How to convert mining pool proceeds to bitcoin
I haven’t done much programming lately, at least rather I haven’t written much code lately. I still rely on some things that I’ve written; my value average programs for my self-directed IRA is something I use every day. But I’ve been so tied up with other projects lately that yesterday was the first time I’d really sat down and started writing a program from scratch in a very long time.
It’s amazing how much I’d forgotten.
I’m writing a new Python program, this one to do some automatic selling of cryptocurrency mining proceeds. My little six-GPU mining rig has been chugging along for some two years now, and has yet to turn a profit, so I’ve decided that if I’m going to keep doing it I need to at least cover my electricity costs. I’ll be exchanging the proceeds for bitcoin, not fiat, of course. Plus it seems that market pressure is building toward another parabolic run, so I think it prudent to start converting some percentage of my proceeds that I’ve mined over the years so that I don’t wind up holding another dead bag. I guess I’ve moved out of the spec mining phase for the time being, and need to start making some real money.
So I sat down last night to start designing a system. I had already set up my environment during a previous session, and got started with my usual project flow, setting up dotenv files, a new git repo on my home lab, TDD with pytest. It was slow going, and felt like I had to do Google searches for every line of code I wrote. I caught myself dealing with premature optimization several times and had to stop myself from over complicating things. I was just building an API call using requests.
All I managed to do last night was get the rewards statistics from the mining pool that I’m using. It’s a list of dicts, and I’m not sure how I want to do my calculations, a percentage of rewards, or something based off of power consumption. I need to at least cover my rig’s 0.9Kw/h power consumption. I can’t get that from Simplemining since they don’t seem to have an API, so for now I’ll just have to go off that estimate, or plug in my Kill-o-watt. I killed the last one with a power surge over eleven hundred watts, so I can either run a test or just use SMOS’s estimate.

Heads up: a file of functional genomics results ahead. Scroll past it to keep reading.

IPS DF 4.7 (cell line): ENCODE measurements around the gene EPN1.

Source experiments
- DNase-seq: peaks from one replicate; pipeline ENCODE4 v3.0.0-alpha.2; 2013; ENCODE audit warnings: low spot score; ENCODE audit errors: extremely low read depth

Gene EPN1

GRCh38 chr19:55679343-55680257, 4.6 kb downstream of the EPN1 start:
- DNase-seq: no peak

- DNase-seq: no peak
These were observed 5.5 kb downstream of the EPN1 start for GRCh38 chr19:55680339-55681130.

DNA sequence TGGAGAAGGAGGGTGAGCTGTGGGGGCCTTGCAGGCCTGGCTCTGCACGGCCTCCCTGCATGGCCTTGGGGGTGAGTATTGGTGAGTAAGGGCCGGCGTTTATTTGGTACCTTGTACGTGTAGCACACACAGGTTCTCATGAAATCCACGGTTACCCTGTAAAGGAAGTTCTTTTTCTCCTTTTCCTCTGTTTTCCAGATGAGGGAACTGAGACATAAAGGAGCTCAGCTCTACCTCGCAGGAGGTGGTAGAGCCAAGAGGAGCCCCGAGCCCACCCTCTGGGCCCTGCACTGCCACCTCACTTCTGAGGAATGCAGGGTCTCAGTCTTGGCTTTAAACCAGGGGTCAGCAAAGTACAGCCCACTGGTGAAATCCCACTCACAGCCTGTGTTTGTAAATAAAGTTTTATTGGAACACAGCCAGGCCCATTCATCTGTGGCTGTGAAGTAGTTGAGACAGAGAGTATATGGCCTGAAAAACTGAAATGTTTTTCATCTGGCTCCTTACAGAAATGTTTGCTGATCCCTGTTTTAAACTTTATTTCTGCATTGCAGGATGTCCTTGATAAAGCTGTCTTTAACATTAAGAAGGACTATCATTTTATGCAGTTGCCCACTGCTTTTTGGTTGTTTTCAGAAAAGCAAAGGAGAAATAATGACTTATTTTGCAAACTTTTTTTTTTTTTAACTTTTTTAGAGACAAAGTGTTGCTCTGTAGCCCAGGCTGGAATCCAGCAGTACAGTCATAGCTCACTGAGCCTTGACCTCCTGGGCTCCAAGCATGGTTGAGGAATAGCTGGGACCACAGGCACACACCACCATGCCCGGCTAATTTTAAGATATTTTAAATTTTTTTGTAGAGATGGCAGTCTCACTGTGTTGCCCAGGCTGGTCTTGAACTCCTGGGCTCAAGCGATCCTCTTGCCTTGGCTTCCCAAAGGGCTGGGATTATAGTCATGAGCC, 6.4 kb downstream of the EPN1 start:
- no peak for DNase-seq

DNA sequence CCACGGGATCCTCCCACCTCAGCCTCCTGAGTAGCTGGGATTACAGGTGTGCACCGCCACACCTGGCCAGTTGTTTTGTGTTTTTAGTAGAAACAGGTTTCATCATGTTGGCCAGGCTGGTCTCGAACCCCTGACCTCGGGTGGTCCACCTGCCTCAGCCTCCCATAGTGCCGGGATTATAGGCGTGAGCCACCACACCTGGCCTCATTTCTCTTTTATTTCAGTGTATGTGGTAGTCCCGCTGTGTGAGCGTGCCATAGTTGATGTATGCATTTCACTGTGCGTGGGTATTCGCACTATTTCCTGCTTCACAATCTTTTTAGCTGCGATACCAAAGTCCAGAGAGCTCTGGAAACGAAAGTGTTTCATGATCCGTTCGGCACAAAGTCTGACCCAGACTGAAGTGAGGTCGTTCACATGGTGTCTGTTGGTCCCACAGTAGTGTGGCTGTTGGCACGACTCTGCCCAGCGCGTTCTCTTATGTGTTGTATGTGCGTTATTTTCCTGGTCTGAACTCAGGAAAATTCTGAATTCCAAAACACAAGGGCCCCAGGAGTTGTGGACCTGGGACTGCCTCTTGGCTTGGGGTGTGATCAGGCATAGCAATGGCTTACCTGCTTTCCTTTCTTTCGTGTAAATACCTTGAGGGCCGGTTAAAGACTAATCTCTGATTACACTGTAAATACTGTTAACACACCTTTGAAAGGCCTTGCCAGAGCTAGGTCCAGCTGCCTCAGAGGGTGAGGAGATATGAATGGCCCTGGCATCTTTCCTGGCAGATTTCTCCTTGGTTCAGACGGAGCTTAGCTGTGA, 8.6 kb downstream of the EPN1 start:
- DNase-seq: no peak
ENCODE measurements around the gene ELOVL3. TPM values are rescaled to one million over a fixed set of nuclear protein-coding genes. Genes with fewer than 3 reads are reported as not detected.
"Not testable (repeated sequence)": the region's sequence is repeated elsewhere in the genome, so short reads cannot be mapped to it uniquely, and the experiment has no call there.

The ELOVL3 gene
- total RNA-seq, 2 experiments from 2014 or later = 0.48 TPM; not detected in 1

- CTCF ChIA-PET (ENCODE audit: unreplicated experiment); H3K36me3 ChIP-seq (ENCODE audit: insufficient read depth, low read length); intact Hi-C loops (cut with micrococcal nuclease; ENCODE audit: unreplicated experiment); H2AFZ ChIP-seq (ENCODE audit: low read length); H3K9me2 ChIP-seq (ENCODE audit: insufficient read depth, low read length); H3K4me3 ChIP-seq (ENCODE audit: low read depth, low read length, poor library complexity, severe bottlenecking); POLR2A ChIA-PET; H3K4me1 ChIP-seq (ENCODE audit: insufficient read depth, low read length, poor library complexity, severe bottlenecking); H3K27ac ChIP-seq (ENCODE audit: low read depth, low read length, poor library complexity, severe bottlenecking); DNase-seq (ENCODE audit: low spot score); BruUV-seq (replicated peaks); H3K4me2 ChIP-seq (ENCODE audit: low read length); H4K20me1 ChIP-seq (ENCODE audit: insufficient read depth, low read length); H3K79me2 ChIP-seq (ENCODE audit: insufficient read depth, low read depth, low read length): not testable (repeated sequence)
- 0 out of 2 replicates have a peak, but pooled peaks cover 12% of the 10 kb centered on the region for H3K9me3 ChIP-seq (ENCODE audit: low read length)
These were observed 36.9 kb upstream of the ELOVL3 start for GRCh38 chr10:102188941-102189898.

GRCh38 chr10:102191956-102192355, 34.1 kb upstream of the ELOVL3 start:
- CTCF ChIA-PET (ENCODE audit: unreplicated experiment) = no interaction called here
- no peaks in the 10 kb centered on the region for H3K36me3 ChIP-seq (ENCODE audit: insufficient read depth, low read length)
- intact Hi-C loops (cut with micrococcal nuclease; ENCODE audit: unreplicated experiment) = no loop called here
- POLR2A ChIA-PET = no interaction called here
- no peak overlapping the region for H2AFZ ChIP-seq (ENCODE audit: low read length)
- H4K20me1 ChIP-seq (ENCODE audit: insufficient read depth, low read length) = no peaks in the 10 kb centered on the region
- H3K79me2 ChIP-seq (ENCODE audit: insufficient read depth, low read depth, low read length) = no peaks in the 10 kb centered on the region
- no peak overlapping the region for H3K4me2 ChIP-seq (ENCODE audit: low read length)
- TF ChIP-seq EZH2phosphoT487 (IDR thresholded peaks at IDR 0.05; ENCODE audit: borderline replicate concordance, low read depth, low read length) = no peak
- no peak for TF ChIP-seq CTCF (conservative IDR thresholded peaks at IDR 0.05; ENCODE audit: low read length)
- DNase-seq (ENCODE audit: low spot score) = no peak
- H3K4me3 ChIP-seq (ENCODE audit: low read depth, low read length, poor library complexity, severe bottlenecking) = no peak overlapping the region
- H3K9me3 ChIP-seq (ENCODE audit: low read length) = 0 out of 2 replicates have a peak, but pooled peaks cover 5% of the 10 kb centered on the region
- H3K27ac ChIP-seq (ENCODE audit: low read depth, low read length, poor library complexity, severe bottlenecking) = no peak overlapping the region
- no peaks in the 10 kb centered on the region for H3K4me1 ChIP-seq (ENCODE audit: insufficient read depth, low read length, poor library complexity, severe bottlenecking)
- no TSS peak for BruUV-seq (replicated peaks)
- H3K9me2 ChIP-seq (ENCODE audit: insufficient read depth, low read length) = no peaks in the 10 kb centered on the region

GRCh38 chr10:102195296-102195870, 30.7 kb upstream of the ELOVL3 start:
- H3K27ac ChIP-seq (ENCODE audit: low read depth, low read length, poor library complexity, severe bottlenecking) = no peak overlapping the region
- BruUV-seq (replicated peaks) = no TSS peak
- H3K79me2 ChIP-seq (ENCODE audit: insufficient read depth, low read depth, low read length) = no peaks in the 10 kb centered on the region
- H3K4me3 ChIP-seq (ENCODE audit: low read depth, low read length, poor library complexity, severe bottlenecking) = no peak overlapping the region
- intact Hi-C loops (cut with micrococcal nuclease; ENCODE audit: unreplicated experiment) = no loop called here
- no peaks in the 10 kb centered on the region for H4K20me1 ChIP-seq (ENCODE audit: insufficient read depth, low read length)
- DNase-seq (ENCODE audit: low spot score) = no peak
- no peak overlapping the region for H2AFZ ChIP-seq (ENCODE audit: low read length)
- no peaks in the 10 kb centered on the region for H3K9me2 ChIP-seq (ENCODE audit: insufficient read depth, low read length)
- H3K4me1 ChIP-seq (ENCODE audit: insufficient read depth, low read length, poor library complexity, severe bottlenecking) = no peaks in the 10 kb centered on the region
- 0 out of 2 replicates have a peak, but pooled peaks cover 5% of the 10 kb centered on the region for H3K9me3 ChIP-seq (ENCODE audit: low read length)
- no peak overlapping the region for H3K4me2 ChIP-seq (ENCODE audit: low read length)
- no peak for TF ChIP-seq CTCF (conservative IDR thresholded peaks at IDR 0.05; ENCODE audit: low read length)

Either way, I can use my mining rewards for our preferred mining interval, get price data off Binance using the CCXT library, and then send a transaction to the exchange using the wallet API. Then I’ll have another call to the exchange, after the deposit has cleared, to initiate a market order. And then a final call to move the proceeds to my hard wallet.
Several of these components are going to be rather straightforward, but putting them all together is going to be a bit of a challenge. I could run this as a simple script as a cron job, but I could also leave this running as a service, with various components running in different threads. I’ve obviously got some design decisions to make.
I have decided that I want to move my blockchain nodes out of my house. I’ve got several of them that I need to have online, including ARW, XHV, RVN, and BEAM. Running all of them at the same time is a bit too taxing for the machines that I have scattered around the house, so I’m going to try and put my AWS training to work and setup various nodes in the cloud.
My XDNA node that is currently running in an EC2 instance is using less than 5% CPU as all of the work for Ethereum has been handed off to Infura. When I tried to put the BEAM node on this same instance it couldn’t handle it, so I’ve got to figure out what the actual requirements are for it. I’m hoping that it’s not going to be cost prohibitive.
I’m envisioning several instances with various blockchains stored on S3 volumes, nodes running on their own small instances as needed. My wallet files can either remain at my home lab or consolidated in another, secured instance. Cost will be a factor of course, but maintaining copies of several different blockchains locally is proving difficult to manage. And several of my wallets have been untouched for over a year or more.
I’m hoping I can build everything out in config files, Docker builds for the nodes, and the AWS configuration itself setup using Elastic files. I envision that some of the programs, like the one that I’ve described here, could even be run as Lambda functions.
Of course, a lot of this sounds like premature optimization. We shall see.